At the heart of the property are a pair of new Les Ceps glass buildings surrounded by a twisting metallic structure inspired by grape vines. These house some of the rooms (the rest are in an original building, where the cognac was once aged) on the upper levels; on the ground floor of one there is a spa and wellness centre with seven treatment rooms, an indoor/ outdoor swimming pool, a hammam, jacuzzi and gym. The third new building is a series of apartments, which can be rented from three nights to a couple of weeks. The former old barrel-repair warehouse has been turned into a jazz bar with vaulted ceilings, Chesterfield sofas and a piano in one corner. As you’d expect, it will be stocked with a large selection of cognacs, from bottles by the small, lesser known houses to the famous Louis XIII from Rémy Martin.
There are two restaurants within the old ‘Chai Cathedral’: a relaxed French brasserie and a more formal fine-dining offering which has old barrels, once used for cognac ageing, at the entrance. The chef chosen to head up the kitchen of the latter is Sébastian Broda, best known for his light, Mediterranean cooking at Michelin-starred Le Park 45 within Le Grand Hotel Cannes. “What matters,” explains hotel director, Arnaud Bamvens, “is that Sébastien Broda is a name of tomorrow. In his kitchen, which upholds a gastronomy of excellence, we can find his humility, his passion for cooking, and his interest in local produce. We want a cuisine of land and sea, rather than one or the other.” The hotel also has a private cinema, cigar lounge, kid’s club, a rooftop garden bar for summer sundowners, and a series of rooms dedicated to re-telling the story of Chais Monnet so far. The multipurpose ballroom (for up to 220 people) and four seminar rooms are suitable for meetings and events.
Of course, one of the biggest reasons for staying here will be the draw of visiting some of the many cognac houses that are on the doorstep, but the hotel is equally keen to promote the region’s many other attractions. The cobbled streets, the perfectly manicured gardens and traditional architecture, and the Charente river that runs through it, all point to a slower paced, more charmed life.
“Cognac has a small bar scene but it has a lot of potential,” says Conigliaro, who decided to open a bar in the town with Guillaume Le Dorner, the former bar manager of 69 Colebrook Row, when he returned home to France. It was a smart move, and one that might encourage more drinking of cognac in the town itself (according to figures released in 2016, 97 per cent of cognac is exported, bringing the country 3 billion euros in annual revenue). With the cultural redevelopment of the nearby city of Bordeaux, it means a whole new part of France is opening up to the luxury traveller.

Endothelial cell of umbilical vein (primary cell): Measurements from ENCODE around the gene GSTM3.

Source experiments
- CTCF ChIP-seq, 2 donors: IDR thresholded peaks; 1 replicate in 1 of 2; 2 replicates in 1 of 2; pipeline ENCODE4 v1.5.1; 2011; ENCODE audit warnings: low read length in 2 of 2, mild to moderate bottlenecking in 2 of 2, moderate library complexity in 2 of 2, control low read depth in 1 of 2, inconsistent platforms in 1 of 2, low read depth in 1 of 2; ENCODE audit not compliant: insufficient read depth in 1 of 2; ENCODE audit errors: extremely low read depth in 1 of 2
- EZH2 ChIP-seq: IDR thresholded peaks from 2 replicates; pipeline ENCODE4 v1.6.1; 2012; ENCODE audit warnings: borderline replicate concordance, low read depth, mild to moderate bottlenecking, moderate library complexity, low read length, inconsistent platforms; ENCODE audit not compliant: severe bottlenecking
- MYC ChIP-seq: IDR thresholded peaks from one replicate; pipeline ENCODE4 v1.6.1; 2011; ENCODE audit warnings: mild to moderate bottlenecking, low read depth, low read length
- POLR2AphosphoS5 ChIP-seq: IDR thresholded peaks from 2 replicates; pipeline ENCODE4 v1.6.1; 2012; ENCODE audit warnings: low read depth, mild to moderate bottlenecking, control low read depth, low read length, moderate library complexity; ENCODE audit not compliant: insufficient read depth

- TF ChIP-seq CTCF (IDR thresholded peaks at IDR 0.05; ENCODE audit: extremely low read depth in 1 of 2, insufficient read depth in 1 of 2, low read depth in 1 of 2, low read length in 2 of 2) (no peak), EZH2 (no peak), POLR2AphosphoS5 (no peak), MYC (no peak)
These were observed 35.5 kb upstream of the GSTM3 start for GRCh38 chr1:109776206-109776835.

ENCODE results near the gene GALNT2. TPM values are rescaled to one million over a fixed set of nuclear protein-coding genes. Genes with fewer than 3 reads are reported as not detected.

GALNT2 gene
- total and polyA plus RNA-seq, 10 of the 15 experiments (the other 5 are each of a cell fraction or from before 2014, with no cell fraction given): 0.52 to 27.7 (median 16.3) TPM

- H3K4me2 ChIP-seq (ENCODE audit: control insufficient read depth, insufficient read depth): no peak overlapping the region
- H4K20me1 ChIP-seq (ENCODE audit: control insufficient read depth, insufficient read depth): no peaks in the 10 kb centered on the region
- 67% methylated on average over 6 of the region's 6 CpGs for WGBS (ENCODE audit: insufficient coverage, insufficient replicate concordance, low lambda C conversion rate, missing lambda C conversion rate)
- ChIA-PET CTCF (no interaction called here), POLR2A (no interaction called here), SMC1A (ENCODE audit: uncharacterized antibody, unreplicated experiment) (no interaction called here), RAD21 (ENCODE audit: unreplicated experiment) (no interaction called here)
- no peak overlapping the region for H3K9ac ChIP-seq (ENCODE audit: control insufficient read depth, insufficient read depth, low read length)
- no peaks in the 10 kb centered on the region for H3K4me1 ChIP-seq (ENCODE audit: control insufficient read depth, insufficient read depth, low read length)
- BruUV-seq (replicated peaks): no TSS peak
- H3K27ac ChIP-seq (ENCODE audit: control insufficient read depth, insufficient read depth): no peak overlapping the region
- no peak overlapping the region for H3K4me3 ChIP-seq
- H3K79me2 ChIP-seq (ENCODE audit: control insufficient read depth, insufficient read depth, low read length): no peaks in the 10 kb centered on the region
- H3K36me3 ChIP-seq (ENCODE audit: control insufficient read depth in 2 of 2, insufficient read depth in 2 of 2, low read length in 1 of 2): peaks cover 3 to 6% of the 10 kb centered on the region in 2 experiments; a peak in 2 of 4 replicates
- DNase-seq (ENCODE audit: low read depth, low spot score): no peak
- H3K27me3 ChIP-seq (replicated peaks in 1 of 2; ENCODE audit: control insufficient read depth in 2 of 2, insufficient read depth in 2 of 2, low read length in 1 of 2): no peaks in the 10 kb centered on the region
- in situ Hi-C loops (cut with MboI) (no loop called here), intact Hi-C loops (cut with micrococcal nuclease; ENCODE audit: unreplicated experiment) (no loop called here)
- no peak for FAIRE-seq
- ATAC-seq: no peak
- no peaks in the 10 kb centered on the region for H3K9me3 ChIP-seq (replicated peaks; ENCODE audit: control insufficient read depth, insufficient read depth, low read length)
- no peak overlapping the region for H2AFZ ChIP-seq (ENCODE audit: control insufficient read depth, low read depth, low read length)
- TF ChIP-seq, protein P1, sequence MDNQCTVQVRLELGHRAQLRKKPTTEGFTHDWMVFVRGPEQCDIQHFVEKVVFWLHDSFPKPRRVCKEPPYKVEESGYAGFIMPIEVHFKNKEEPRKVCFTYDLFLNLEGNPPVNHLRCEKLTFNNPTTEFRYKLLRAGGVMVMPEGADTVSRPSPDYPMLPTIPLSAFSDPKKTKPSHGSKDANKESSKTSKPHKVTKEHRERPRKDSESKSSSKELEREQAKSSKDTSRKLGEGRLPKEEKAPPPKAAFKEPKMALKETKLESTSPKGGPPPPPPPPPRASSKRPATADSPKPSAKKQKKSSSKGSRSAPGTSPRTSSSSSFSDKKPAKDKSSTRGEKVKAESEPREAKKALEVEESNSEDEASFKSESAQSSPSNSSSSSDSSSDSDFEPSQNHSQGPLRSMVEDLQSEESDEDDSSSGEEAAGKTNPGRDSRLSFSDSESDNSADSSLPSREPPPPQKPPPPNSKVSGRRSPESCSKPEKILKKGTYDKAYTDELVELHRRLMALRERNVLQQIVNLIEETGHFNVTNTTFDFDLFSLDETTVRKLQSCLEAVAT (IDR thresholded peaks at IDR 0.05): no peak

Four must-visit cognac houses
Meukow was founded in 1862 by two brothers, August and Karl Meukow. They first visited Cognac on behalf of the Tsar of Russia, who hired them to buy French brandy supplies for the imperial court at St Petersburg. Look out for Meukow Extra, made from a blend of the very oldest eaux-de-vies in the Paradis Cellar. meukowcognac.com
Domaines Francis Abécassis
Domaines Francis Abécassis is a young cognac house with 220 hectares of vines. It is owned and run by Francis Abécassis and his daughter Elodie, who take a contemporary approach to producing classic cognac, such as in ABK6, blended from a selection of old eaux-de-vies. abecassis-cognac.com
One of the largest independent, family-owned cognac houses, as well as one of the largest landowners in the sought-after Borderies cru. Headed up by fifth generation owner Cyril Camus, the house recently launched a new addition to its Borderies range, Camus XO Borderies Family Reserve. camus.fr
Established by Baron Jean-Baptiste Otard in 1795, this house is known for its medieval residence and its distinctive teardrop shaped bottles. The one to buy is Fortis et Fidelis, created in homage to the house’s founder and featuring the Otard coat of arms motif on the bottle. baronotard.com
For more information and updates on Hôtel Chais Monnet visit: chaismonnethotel.com